Being a hopelessly obsessed city lover, of course I can’t go anywhere without looking at what’s the same, what’s different, what’s better and what’s not in different cities.
Things I saw in Montreal and thought, hmm, maybe Vancouver should think about this.
1. So many restaurants with signs in the window saying “Apportez votre vin” — Bring your wine. It seemed to be in every second restaurant in the area of the Plateau where I was staying, a neighbourhood that’s very residential but also has restaurants lining streets like Duluth and Mont Royal and some of the side streets. Why don’t we have more of that here? Actually, do we have any? I remember it used to be that at the On On in Chinatown, when it was still attracting people on the strength of the story that Trudeau used to eat there (um, 20 years ago?), would let you bring your own wine. But I can’t think of any other eatery here in town that does that. Is it because our restaurants operate on such tight margins that they have to have that liquor licence and marked-up liquor to survive? My Montreal friends speculated that it’s more likely in the restaurants in the middle of residential areas, where they can’t get liquor licences because of concerns about rowdies carousing through the streets.
2. Bike paths. I think that I can objectively say that Montreal is not as conducive to cycling, weather-wise, as Vancouver, though I’m always willing to be educated by some irate snow-tired cyclist who says Montreal’s weather is NO hindrance to cycling whatsoever. But in spite of the weather drawbacks, Montreal has some amazing bike infrastructure. While we were there De Maisonneuve was being dug up around Concordia University to improve the very hefty, two-lane bike path that runs all the way across the city on this major east-west artery. To get a sense of something similar in Vancouver, imagine a lane of the road being taken over and given to bikes on 12th, all the way across town from UBC to Boundary Road, or along West Pender from Georgia to wherever. It was still a bit nippy while we were there and it snowed last night, but there were still plenty of cyclists out and around.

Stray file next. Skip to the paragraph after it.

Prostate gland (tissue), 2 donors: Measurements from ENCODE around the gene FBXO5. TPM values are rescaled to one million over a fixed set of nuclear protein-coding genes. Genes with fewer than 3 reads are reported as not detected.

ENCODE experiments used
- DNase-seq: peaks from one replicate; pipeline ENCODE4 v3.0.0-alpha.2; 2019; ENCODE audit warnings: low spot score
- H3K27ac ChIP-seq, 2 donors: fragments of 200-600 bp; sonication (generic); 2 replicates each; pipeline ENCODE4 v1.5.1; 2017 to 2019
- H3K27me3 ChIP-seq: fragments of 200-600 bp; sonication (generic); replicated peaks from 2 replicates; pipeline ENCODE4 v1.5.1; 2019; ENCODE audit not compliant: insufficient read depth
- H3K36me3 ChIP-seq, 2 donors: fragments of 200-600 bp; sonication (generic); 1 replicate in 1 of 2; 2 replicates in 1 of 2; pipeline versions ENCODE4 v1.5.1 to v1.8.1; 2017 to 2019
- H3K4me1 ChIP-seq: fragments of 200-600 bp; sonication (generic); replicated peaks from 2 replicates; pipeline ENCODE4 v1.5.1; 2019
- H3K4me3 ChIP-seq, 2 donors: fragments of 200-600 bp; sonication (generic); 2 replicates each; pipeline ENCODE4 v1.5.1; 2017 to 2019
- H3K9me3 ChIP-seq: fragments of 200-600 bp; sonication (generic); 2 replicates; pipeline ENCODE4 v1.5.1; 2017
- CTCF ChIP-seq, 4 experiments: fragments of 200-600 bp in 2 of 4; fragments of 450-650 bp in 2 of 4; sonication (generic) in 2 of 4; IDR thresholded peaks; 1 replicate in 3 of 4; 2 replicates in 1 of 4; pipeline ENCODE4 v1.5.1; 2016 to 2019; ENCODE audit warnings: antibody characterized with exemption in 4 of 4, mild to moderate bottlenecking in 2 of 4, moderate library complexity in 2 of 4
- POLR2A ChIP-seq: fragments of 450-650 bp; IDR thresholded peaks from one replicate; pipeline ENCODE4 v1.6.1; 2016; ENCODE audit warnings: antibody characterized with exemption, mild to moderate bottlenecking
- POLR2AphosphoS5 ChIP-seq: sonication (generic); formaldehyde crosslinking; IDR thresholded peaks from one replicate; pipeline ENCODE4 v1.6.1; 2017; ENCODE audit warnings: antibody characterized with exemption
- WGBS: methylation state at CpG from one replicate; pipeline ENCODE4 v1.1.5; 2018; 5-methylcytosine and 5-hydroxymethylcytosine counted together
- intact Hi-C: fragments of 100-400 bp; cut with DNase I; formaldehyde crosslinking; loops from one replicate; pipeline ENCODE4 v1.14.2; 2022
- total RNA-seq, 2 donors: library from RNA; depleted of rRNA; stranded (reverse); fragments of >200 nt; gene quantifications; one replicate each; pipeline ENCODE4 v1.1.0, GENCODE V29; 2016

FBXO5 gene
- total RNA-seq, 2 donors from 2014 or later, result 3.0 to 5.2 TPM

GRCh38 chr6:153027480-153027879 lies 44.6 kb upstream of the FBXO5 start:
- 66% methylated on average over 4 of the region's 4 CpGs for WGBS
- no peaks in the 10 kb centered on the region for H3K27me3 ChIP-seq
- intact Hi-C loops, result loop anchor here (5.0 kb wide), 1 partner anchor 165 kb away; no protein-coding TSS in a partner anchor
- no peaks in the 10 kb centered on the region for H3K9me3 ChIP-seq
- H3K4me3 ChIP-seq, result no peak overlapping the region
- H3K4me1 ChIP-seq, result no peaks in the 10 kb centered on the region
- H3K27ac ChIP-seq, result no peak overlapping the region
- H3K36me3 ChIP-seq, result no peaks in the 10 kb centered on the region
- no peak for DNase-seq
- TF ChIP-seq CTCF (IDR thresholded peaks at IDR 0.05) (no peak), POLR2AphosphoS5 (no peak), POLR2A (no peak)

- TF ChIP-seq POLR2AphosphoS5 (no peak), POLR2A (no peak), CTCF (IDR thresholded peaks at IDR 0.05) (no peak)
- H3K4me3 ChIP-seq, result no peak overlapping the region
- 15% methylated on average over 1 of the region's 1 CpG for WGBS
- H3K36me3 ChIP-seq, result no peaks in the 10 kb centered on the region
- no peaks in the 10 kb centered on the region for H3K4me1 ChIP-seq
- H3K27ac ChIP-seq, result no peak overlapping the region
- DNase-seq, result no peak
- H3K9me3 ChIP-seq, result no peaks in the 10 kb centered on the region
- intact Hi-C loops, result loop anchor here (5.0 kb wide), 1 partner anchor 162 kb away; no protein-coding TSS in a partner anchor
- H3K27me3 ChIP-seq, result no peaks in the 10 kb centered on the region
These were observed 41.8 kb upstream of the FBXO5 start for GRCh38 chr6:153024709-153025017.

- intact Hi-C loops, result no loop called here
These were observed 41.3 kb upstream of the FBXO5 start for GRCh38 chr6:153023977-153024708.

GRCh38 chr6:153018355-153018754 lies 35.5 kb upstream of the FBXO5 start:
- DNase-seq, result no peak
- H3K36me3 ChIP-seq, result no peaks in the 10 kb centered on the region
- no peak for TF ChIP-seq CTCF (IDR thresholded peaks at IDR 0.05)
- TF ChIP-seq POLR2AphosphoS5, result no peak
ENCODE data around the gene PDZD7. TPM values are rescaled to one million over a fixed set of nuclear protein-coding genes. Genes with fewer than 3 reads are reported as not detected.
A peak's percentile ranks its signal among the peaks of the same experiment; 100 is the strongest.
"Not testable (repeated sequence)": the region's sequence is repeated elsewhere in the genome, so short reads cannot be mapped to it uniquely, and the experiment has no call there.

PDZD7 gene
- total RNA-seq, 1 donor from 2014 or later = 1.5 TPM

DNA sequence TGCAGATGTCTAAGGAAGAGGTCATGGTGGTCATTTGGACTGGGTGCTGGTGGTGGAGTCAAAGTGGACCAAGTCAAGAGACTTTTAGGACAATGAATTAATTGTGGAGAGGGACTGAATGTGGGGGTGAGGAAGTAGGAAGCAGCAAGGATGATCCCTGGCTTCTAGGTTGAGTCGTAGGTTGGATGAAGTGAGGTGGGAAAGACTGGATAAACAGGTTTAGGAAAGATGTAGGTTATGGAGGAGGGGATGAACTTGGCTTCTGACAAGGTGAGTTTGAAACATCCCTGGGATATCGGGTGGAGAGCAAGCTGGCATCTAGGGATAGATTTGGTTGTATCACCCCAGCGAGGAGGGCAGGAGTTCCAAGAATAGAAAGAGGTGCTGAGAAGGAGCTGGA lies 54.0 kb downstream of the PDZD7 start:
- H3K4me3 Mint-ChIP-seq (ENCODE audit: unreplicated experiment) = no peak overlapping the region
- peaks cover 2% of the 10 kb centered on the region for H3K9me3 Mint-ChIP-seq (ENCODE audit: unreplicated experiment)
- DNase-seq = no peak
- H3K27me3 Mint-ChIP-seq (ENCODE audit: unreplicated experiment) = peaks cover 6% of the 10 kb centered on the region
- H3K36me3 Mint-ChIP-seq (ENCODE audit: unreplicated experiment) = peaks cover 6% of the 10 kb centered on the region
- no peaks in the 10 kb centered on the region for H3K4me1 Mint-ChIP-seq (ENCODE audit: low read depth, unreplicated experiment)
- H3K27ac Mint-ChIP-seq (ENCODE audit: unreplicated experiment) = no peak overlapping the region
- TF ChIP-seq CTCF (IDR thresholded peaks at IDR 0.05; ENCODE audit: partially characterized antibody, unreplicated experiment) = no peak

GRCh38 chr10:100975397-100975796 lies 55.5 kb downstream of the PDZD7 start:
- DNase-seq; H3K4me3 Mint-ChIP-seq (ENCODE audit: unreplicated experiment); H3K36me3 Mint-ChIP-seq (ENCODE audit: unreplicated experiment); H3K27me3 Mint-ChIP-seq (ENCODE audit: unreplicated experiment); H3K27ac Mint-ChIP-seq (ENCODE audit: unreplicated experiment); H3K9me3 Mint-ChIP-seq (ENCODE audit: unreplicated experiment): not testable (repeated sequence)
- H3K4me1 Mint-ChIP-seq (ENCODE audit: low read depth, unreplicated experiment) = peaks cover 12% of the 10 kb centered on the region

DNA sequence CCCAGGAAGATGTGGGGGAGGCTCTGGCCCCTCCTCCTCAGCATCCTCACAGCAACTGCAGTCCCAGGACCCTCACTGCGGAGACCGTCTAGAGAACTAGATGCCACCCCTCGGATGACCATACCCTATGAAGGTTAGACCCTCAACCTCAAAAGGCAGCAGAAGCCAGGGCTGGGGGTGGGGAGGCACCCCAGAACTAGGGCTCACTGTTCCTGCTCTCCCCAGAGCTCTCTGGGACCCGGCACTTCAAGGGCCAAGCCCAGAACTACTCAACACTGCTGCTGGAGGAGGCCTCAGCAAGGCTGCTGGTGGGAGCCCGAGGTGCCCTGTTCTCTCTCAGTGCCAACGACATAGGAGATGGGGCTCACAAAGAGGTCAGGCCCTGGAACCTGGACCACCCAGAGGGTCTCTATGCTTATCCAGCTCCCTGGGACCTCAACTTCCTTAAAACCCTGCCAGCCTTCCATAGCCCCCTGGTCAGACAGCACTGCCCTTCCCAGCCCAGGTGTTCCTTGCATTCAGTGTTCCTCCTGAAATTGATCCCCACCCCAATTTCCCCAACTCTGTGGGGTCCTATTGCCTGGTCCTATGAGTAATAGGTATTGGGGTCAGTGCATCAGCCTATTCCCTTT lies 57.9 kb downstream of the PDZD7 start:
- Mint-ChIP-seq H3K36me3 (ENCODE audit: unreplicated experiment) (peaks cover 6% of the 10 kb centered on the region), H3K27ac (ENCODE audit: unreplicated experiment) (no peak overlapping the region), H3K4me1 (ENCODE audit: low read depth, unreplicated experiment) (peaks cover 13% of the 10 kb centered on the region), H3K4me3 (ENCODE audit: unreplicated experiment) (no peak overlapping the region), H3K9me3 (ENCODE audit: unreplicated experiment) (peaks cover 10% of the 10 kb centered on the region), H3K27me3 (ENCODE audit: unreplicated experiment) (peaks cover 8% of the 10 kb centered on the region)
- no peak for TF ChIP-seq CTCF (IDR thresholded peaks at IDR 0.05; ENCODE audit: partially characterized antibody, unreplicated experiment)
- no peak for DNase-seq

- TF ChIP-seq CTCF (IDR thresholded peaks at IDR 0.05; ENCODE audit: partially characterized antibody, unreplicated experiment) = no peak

3. Riot responses. Montreal’s version of the Anti-Poverty Committee staged an anti-police brutality last weekend that turned into a mini-riot, provoking disapproving editorials all over the city. Something the police there are contemplating for future demos, according to the papers: making it illegal for people to come to demonstrations with their faces covered by scarves, balaclavas and the like. An idea for Olympics protests here?
4. Alcohol in every little corner store. Okay, I know that some people will be distraught that I appear to be encouraging alcoholism, between #1 and #4, but boy did it feel civilized and convenient to be able to buy a bottle of wine at the depanneur at the end of the street to take to the restaurant or a friend’s house.
5. Taxis!! Everywhere. And they came instantly, wherever and whenever you called them. A friend from Vancouver, also in town, ended up having to commute between the apartment where she was staying and the hospital because her daughter got seriously ill. She called taxis at midnight and at 4 a.m. and they came within minutes. When we walked out the door and needed to get somewhere in a hurry, we could flag one instantly and no dirty looks if you were only going a few blocks.
But less you think I’m dumping on Vancouver — it’s not so. Yes, I like all those things about Montreal and more, especially the sense of a big city where the sidewalks are packed in a dozen neighbourhood with people just out revelling in urban life. But then you land in Vancouver. As always when I return from a bigger city, it seems small and almost rural. But it’s as green and lush as a park, sparklingly clean and dominated by those blue-white mountains on the skyline.